Jun 18, 2007
Today, Philippe Masson of the FAMU-FSU College of Engineering and Center for Advanced Power Systems and colleagues at NASA and Georgia Tech publish details of an entirely new class of aircraft engine that, if it takes off, could lead to an all-electric aircraft that would cut airport pollution and reduce aircraft vapor trails to a distant memory. You can read my write-up about the work on the AlphaGalileo site here.
Unfortunately, while the science is sound, no one is yet beating a path to the inventors’ door, despite NASA backing. I asked Masson why he thought this was the case and his answer provides some cutting insights into the nature of the transport industry and the manufacturers that currently underpin it.
First off he pointed out that, “Conventional jet engines (turbofans) are very reliable and can still be improved: people are still working on NOx and noise reduction (including as part of our NASA sponsored project),” he says, “Therefore, there is a lot of inertia and imposing a new and totally different technology would be very difficult.” The major advantage of using electrical power is environment preservation because the performance of an all-electric aircraft would be unchanged unless one takes into account increased controllability and decreased maintenance requirements.
Masson’s electric jet is based on using zero-resistance superconducting materials as the magnetic components of the turbo-driving motor, but he points out that these, and cryogenic support systems needed to make them work, are still very expensive thus making funding difficult to find. It is possible that mass production would reduce costs to an economically viable level, but that is probably not going to happen any time soon.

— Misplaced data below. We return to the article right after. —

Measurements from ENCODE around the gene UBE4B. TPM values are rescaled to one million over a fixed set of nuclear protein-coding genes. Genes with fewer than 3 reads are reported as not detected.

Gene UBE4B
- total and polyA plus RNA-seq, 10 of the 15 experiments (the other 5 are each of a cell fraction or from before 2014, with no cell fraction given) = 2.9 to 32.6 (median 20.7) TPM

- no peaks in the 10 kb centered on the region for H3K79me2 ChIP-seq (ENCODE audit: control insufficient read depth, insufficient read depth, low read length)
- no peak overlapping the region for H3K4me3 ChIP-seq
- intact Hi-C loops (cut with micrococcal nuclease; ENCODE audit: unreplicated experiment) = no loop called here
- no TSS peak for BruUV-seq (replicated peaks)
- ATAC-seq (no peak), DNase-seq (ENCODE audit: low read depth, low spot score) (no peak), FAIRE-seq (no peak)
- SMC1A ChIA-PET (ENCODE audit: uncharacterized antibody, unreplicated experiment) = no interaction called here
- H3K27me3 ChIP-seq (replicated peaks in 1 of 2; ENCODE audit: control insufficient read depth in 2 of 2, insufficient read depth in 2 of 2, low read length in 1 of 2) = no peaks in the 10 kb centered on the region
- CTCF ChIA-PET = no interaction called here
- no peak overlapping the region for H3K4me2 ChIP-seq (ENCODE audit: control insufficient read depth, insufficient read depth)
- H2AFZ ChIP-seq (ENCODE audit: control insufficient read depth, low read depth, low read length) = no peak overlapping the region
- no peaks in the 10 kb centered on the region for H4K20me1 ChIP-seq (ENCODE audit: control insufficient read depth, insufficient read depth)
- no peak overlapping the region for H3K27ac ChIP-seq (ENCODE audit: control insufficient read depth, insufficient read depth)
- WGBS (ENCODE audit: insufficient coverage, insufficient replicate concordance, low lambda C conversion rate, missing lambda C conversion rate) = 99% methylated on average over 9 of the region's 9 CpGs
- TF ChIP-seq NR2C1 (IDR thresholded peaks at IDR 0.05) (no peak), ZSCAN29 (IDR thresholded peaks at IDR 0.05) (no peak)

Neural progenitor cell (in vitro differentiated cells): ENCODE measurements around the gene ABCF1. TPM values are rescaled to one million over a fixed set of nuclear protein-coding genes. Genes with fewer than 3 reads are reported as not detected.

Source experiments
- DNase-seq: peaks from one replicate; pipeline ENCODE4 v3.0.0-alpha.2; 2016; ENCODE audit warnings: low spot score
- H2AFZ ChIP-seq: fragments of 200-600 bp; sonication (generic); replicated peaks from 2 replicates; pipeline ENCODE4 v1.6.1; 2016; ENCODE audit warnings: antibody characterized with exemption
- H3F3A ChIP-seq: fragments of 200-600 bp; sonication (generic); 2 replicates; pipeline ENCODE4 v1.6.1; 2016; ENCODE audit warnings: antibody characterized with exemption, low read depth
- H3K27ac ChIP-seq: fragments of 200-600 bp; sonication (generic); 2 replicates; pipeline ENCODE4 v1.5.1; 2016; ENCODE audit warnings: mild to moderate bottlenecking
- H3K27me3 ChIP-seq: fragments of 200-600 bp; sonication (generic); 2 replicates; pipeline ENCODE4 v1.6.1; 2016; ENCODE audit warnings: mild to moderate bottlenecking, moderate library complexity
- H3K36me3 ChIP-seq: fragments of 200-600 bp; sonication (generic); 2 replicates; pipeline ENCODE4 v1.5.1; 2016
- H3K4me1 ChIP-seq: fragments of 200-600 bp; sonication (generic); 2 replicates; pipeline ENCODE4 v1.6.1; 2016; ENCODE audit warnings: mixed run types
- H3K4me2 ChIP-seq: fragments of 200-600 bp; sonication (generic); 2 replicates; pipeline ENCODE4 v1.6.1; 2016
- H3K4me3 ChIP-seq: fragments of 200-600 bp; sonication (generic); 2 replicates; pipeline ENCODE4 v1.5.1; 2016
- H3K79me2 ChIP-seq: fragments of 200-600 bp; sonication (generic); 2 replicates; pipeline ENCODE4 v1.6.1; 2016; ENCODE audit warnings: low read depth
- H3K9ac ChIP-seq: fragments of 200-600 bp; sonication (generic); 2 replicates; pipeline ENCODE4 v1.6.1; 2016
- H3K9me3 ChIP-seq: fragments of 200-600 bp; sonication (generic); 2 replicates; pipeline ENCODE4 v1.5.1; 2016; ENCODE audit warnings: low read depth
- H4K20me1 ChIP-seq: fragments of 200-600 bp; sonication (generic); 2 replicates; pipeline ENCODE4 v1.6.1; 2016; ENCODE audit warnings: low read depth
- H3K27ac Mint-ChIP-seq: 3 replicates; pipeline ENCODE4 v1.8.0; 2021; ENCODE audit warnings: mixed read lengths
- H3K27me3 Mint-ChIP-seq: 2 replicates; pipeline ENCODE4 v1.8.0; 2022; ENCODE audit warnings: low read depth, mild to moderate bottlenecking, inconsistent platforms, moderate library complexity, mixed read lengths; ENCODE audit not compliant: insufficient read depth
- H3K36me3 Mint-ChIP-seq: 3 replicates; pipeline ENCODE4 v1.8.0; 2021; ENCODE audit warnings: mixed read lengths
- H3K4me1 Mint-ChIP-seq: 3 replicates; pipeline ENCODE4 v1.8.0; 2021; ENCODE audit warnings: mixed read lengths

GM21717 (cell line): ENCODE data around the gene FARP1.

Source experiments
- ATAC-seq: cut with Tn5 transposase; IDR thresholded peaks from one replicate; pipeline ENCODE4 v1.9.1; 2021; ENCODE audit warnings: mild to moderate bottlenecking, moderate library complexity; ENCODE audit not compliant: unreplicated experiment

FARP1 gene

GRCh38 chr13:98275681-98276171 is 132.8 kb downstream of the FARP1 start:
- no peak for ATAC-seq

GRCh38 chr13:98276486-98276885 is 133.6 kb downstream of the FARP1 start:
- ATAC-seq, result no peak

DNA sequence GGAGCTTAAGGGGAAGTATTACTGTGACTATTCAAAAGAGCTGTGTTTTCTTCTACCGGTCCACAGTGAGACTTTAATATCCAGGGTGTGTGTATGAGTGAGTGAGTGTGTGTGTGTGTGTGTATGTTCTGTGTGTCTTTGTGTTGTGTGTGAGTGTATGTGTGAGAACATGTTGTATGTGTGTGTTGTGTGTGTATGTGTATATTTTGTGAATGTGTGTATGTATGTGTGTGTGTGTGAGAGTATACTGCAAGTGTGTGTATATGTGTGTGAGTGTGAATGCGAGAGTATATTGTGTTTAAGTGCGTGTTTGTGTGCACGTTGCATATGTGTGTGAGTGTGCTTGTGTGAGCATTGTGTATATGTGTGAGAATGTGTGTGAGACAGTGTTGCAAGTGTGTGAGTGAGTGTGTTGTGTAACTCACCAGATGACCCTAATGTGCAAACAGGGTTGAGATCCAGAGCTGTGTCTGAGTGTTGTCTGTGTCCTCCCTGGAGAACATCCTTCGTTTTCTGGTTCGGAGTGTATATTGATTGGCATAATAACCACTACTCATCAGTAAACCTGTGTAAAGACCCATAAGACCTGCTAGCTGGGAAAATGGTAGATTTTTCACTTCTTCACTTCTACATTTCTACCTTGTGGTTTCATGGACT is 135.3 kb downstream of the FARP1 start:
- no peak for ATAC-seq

“The motor designs we proposed can exhibit impressive power densities that would unfortunately almost only benefit airborne applications, there are no other applications with critical constraints in terms of weight and volume,” he told me, “As for the car industry in which combustion engine manufacturers are putting a lot of pressure to prevent new clean technologies to take off, jet engine manufacturers would not be happy to see electrical propulsion systems becoming a new standard.”
“An all-electric aircraft prototype is feasible,” he adds, “but imposing this technology as a replacement to gas turbines would still require a lot of research and development to meet flight requirements in terms of reliability.” However, Masson asserts that the appearance of increasingly electrical airliners from both Airbus and Boeing could hint at a future of all-electric aircraft. “I am convinced that one day in a not so far future we will see small electrically powered aircraft,” he says. He concedes that, “It will be years, probably tens of years, before we can see a truly all-electrical aircraft as all the components require extensive testing and a very high reliability before being implemented in airplanes.”
Masson and his colleagues have approached several companies and aircraft manufacturers and have not yet been successful in getting funding to build a prototype of their superconducting propulsion motor for which patents are pending. “We are still hopeful and will keep looking for funding,” he says.